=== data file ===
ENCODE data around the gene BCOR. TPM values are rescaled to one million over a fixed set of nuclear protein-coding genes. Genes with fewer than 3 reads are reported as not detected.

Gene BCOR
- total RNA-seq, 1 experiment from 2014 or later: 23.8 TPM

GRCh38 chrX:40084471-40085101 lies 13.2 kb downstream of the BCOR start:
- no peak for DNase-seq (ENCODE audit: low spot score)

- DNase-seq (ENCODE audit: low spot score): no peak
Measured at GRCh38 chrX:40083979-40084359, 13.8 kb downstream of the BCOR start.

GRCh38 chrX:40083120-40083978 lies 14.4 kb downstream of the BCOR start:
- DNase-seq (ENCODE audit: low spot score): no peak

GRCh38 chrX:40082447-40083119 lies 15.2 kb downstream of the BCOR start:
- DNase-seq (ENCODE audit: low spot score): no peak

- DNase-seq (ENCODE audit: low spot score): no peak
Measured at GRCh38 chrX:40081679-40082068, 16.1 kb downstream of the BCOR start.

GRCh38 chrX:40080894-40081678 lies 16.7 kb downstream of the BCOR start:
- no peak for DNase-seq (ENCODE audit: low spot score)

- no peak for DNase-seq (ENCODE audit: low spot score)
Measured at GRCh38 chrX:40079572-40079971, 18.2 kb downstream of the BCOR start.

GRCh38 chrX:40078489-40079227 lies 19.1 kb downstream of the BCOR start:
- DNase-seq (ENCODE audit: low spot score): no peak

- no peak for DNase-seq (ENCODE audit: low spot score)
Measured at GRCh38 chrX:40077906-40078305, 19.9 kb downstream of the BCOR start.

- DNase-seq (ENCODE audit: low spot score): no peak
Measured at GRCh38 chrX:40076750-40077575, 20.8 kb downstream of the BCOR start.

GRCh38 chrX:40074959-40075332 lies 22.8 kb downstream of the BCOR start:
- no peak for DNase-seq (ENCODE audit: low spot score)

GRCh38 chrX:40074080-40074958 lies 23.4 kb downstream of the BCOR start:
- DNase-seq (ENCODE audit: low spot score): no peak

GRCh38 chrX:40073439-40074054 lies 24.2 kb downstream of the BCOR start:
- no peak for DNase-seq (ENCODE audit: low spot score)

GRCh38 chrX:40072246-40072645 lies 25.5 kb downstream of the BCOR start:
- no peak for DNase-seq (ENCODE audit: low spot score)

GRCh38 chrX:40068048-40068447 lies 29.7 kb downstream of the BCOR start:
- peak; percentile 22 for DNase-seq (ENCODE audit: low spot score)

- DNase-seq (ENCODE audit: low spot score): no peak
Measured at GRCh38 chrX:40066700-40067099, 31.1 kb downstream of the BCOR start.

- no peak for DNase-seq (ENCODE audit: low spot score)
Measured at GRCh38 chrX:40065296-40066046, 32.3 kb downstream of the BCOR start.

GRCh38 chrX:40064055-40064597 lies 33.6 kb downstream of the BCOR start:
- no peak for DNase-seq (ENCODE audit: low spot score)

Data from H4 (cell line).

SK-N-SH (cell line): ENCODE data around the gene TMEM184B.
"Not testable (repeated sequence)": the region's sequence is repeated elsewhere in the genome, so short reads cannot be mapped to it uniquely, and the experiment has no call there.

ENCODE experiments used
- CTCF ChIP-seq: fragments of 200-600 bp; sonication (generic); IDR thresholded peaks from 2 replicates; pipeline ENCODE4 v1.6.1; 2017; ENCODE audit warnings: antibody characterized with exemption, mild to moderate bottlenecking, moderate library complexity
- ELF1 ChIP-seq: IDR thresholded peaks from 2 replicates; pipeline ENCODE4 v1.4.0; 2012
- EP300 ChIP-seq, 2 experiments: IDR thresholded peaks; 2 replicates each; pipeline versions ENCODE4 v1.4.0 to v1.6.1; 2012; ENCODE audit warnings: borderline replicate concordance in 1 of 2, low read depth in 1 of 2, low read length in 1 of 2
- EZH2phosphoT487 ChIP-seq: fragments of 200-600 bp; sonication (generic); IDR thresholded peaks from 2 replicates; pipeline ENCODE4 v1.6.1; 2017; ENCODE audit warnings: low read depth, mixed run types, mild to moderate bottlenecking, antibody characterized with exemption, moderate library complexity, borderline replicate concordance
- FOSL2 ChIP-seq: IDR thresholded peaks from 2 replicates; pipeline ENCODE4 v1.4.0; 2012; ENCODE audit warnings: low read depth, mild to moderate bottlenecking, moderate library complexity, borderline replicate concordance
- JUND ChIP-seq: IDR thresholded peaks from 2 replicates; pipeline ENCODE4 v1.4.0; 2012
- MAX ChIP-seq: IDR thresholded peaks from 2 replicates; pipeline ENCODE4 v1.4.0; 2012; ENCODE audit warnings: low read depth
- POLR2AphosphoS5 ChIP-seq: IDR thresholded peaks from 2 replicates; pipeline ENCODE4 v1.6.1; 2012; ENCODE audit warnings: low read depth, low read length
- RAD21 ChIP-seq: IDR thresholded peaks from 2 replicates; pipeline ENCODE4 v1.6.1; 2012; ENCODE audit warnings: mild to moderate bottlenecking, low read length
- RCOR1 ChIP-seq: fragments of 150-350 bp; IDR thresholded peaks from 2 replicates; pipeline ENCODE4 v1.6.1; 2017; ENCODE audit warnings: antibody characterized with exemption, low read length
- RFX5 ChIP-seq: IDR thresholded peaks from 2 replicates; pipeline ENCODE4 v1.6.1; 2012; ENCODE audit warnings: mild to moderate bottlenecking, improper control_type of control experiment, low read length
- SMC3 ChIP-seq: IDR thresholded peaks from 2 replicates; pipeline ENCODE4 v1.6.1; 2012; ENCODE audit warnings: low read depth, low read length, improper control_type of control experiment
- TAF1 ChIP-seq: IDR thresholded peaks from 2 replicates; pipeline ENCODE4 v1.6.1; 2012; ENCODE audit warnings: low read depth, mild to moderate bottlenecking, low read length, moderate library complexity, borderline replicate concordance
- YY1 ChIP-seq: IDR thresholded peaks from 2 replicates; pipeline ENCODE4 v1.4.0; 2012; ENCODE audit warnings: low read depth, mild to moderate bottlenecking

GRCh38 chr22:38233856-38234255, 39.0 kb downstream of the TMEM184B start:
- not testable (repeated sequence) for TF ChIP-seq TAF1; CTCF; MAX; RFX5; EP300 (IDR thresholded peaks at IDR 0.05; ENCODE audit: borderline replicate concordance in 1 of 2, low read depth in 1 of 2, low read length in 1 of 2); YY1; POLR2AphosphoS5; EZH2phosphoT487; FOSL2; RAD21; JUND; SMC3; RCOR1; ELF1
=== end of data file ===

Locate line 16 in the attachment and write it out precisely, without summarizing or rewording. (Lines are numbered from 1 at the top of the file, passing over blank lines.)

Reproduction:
- no peak for DNase-seq (ENCODE audit: low spot score)